Egypt acted as middleman for the current deal because Israel, like much of the international community, shuns Hamas for refusing to recognize Israel or renounce violence.
    In Washington, White House deputy press secretary Gordon Johndroe was hopeful.
    ‘‘We hope this means no more rockets will be fired by Hamas at innocent Israelis as well as lead to a better atmosphere for talks between Israel and the Palestinian Authority,’’ he said, ‘‘but for that to happen, Hamas has to choose to become a legitimate political party and give up terrorism.’’
    U.N. Secretary-General Ban Ki-moon expressed hope that the truce would ‘‘provide security and an easing of the humanitarian situation in Gaza and end rocket and mortar attacks against Israeli targets.’’
    International Mideast envoy Tony Blair said Hamas would ‘‘now have a chance to demonstrate their true intentions to the people of Gaza, of Israel and the world. If they want peace and prosperity, it is on offer.’’
    About 80 percent of Gaza’s 1.4 million people receive food aid from the U.N. Christopher Gunness, spokesman for a U.N. relief agency that operates in Gaza, welcomed the cease-fire ‘‘as a very positive step toward improving the situation for the people of Gaza and the refugees we serve.’’
    The immediate halt of hostilities is likely to be the easiest part of the deal.
    Israel’s point man on the truce talks, Defense Ministry official Amos Gilad, said late Wednesday that Gaza’s main gateway to the outside world, the Rafah crossing with Egypt, would not reopen unless Israeli Cpl. Gilad Schalit were released.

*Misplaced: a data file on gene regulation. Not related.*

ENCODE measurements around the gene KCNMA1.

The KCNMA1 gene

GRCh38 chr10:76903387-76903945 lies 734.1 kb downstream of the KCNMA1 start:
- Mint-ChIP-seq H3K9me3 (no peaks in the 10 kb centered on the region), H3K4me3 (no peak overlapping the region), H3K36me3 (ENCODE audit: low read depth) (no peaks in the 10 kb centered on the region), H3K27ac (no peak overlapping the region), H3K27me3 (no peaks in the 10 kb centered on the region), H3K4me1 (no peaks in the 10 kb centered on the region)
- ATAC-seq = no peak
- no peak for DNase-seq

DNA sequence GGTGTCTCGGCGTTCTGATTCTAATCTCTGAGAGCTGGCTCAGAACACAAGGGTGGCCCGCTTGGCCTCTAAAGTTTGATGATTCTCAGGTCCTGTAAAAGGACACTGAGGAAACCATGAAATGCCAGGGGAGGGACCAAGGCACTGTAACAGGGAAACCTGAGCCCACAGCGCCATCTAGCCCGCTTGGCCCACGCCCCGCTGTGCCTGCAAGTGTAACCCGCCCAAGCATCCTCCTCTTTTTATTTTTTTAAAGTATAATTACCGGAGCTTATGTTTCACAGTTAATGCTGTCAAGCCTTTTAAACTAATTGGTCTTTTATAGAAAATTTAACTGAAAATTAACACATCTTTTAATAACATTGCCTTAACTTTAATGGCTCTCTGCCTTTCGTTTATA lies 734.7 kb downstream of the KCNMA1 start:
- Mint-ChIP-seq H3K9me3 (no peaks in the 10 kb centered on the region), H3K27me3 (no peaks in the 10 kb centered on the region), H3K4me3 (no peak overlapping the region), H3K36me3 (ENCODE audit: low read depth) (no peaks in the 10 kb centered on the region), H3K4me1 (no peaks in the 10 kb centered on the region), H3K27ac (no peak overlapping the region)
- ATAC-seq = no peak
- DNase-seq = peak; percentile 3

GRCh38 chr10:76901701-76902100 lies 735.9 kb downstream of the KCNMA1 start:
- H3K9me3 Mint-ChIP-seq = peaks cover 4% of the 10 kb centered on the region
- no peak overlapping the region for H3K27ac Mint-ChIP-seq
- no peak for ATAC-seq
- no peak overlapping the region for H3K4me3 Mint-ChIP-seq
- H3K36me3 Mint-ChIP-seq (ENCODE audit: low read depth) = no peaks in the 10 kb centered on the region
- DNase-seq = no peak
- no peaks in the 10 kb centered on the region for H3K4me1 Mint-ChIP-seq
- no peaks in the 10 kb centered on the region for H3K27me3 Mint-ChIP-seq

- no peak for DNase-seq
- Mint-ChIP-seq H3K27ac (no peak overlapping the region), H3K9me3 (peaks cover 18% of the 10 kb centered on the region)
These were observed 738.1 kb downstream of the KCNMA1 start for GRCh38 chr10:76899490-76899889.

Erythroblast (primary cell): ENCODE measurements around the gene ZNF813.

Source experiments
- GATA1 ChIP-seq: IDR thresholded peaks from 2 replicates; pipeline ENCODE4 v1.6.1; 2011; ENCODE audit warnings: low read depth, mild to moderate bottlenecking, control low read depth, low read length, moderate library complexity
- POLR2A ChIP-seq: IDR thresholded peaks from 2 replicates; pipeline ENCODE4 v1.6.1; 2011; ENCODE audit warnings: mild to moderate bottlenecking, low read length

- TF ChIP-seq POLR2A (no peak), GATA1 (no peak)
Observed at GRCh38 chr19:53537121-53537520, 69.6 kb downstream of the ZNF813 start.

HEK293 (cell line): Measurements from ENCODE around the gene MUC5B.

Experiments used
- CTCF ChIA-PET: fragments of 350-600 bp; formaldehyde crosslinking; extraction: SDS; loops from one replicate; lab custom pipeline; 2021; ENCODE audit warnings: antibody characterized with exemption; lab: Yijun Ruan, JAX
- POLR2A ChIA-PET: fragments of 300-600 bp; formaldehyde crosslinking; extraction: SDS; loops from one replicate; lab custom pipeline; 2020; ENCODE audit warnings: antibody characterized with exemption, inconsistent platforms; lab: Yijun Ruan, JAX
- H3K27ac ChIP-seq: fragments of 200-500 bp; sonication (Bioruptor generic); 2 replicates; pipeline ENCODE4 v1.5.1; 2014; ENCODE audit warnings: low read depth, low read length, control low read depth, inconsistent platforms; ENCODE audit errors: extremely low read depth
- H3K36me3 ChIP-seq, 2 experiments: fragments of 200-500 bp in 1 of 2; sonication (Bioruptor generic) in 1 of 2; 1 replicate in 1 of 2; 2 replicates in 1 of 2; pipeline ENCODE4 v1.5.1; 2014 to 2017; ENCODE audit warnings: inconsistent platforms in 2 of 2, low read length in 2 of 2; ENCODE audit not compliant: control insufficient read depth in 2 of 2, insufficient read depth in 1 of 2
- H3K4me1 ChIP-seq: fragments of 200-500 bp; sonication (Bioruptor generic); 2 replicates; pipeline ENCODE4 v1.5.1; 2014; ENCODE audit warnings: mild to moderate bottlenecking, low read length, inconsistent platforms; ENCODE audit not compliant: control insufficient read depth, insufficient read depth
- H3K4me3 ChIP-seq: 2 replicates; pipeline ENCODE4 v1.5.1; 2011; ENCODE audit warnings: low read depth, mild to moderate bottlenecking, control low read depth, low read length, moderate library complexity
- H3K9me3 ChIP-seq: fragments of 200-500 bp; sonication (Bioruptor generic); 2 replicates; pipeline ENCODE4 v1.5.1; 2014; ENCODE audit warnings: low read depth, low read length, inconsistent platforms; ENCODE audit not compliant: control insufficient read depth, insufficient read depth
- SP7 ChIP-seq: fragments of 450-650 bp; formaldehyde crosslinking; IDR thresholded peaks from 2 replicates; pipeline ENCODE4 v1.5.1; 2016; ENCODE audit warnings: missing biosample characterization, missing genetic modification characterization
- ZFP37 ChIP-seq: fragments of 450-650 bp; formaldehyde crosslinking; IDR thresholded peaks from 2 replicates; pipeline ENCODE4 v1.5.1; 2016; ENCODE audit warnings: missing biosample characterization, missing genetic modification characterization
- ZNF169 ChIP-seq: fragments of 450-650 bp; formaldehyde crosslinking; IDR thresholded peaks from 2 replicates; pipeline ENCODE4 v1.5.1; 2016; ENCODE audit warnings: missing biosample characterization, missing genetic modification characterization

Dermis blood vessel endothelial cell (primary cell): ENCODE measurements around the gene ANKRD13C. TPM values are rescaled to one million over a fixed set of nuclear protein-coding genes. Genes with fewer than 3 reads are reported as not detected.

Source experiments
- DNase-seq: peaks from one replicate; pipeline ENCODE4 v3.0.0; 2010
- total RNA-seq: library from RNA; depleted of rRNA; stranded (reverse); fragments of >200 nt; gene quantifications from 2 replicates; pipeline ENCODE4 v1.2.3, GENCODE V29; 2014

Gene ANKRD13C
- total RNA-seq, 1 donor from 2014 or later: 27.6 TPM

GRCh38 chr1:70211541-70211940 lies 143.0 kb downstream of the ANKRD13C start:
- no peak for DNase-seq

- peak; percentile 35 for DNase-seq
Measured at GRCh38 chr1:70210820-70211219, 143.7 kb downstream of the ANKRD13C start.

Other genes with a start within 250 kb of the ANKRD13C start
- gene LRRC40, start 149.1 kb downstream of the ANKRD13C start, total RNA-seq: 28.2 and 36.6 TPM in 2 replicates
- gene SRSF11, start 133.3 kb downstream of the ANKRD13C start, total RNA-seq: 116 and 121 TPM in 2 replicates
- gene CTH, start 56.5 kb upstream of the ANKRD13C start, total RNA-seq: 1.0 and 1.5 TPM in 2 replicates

But Hamas’ military wing said Thursday that Schalit ‘‘would not see the light’’ unless hundreds of Palestinian prisoners were freed. Israel has balked at releasing some of the militants Hamas wants released because they were involved in fatal attacks on Israelis.
    Rafah was snapped shut after Hamas wrested control of Gaza. Although Rafah lies on the Gaza-Egypt border, Israel has had the power to halt its operations because Europeans monitoring the passage require Israeli security clearance to operate. That clearance has not been given since the Hamas takeover.
    The Hamas Interior Ministry sent an e-mail to reporters Thursday saying 260 Palestinians who had been stranded in Egypt after seeking medical treatment there had crossed back into Gaza through Rafah overnight. It said 5,517 Gazans have applied to leave if Rafah is opened.
    Associated Press writer Amy Teibel contributed to this report from Jerusalem.